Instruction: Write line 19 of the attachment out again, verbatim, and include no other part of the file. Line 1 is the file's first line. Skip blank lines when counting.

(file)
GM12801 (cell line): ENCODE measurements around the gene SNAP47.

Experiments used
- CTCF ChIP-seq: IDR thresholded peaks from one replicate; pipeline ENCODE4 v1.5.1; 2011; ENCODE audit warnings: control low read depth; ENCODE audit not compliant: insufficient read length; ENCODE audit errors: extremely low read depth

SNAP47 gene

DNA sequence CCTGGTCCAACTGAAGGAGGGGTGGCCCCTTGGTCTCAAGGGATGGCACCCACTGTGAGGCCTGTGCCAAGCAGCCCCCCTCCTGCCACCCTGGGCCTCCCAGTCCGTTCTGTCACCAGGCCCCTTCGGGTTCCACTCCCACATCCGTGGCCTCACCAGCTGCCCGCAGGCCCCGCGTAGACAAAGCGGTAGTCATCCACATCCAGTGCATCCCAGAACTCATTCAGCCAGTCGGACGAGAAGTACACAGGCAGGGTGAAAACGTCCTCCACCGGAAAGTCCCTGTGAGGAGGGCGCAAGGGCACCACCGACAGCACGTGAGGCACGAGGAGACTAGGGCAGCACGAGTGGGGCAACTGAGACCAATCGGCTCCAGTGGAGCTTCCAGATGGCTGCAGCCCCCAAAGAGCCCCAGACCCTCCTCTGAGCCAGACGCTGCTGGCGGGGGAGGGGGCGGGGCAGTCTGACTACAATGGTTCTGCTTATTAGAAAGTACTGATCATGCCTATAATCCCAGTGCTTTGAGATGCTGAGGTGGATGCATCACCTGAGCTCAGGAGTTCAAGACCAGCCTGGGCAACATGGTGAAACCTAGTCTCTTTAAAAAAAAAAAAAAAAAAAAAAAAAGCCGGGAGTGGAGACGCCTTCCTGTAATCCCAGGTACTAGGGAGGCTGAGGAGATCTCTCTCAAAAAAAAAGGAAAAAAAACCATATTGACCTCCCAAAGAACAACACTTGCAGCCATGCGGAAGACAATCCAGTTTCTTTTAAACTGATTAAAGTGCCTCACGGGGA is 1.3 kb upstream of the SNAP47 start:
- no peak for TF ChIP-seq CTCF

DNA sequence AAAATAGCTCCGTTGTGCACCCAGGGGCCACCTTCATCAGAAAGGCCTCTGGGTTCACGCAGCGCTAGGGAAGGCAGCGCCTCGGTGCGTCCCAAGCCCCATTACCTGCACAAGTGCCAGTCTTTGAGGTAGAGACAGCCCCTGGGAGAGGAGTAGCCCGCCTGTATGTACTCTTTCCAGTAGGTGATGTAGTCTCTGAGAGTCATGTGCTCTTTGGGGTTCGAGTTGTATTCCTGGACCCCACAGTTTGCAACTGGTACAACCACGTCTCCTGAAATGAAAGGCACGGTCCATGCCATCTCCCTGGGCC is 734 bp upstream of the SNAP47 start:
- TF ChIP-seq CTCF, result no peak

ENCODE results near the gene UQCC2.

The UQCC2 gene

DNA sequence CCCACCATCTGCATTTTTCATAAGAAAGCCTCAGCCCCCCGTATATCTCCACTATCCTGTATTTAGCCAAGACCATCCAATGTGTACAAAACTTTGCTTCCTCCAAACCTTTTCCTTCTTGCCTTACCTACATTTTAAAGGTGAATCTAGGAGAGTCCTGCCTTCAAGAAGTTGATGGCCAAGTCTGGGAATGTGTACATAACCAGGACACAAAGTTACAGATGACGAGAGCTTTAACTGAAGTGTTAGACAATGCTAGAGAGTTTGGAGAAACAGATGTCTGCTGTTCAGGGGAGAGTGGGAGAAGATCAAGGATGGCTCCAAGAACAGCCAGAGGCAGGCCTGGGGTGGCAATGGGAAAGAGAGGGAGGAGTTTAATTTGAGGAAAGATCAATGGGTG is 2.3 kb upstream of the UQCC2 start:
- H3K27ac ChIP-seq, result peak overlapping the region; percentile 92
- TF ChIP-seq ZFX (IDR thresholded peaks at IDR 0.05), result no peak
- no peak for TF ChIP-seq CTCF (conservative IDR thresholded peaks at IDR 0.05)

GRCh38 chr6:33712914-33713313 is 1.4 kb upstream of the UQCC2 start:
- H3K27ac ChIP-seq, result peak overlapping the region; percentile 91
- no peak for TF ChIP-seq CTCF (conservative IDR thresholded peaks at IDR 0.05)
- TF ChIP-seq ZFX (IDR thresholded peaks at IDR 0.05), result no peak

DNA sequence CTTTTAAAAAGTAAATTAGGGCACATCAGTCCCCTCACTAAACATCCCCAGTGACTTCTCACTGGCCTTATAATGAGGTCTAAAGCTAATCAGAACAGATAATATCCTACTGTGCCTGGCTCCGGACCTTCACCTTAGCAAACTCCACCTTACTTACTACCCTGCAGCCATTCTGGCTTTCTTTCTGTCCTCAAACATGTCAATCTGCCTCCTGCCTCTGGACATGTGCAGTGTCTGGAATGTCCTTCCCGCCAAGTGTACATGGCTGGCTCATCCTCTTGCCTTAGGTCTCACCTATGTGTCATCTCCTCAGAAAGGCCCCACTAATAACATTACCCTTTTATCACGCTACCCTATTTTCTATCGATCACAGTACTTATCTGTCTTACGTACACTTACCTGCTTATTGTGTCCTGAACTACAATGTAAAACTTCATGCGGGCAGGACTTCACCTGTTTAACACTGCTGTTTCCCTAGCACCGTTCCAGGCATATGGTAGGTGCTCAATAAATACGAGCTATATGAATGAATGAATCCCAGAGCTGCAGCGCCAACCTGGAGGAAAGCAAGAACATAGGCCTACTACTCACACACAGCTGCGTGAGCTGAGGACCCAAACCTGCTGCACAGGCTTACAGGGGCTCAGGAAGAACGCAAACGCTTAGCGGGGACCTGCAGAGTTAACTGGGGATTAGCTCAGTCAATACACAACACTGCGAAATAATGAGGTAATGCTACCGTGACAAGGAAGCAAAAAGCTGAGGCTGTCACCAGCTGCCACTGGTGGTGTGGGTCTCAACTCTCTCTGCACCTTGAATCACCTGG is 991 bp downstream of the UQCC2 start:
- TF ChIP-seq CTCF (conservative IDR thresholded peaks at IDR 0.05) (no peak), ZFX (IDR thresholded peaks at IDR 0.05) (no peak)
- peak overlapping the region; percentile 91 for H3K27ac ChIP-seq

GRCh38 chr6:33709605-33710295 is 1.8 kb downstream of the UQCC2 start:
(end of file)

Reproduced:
DNA sequence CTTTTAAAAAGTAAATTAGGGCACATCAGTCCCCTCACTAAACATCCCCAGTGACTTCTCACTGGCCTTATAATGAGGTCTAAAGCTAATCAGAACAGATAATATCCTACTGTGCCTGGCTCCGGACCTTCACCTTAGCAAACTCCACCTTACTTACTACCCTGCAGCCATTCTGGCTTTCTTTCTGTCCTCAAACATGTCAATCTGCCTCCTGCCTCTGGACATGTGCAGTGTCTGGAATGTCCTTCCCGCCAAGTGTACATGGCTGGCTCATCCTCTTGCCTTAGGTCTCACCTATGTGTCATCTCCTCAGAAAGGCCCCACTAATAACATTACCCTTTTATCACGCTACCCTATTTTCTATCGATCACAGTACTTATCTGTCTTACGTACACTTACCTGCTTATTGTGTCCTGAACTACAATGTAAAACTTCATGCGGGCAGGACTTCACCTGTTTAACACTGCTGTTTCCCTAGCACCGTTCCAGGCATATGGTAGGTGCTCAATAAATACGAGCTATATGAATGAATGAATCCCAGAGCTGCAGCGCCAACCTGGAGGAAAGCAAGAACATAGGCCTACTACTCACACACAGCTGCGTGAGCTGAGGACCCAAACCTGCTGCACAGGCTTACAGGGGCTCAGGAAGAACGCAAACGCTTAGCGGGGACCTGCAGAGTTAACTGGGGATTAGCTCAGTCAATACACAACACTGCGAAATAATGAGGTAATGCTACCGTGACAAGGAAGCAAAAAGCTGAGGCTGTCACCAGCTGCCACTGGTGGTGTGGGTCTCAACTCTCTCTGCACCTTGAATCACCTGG is 991 bp downstream of the UQCC2 start: